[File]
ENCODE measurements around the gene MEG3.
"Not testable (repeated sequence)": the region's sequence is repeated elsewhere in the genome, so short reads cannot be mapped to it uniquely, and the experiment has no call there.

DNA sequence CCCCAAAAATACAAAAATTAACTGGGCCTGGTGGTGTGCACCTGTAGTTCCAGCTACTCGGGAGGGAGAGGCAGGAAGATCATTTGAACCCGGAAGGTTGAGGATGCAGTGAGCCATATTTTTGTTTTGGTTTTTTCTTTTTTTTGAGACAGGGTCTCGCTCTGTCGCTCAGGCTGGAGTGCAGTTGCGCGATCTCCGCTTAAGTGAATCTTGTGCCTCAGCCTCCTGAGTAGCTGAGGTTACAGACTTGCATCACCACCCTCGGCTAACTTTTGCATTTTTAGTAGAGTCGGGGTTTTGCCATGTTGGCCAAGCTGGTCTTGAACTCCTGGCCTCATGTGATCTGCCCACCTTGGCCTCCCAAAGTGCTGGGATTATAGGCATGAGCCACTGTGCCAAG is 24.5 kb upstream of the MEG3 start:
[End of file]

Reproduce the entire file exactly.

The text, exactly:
ENCODE measurements around the gene MEG3.
"Not testable (repeated sequence)": the region's sequence is repeated elsewhere in the genome, so short reads cannot be mapped to it uniquely, and the experiment has no call there.

DNA sequence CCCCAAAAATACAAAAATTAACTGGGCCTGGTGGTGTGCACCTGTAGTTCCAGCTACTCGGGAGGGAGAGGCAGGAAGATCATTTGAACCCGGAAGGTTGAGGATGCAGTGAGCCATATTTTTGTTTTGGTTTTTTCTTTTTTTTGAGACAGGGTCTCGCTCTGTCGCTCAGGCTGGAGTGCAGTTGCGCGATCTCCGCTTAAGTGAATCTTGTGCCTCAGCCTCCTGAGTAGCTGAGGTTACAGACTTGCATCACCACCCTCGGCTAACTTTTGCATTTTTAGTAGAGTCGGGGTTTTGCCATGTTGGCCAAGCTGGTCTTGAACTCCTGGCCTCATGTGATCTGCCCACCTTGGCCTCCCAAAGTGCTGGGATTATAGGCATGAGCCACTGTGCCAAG is 24.5 kb upstream of the MEG3 start: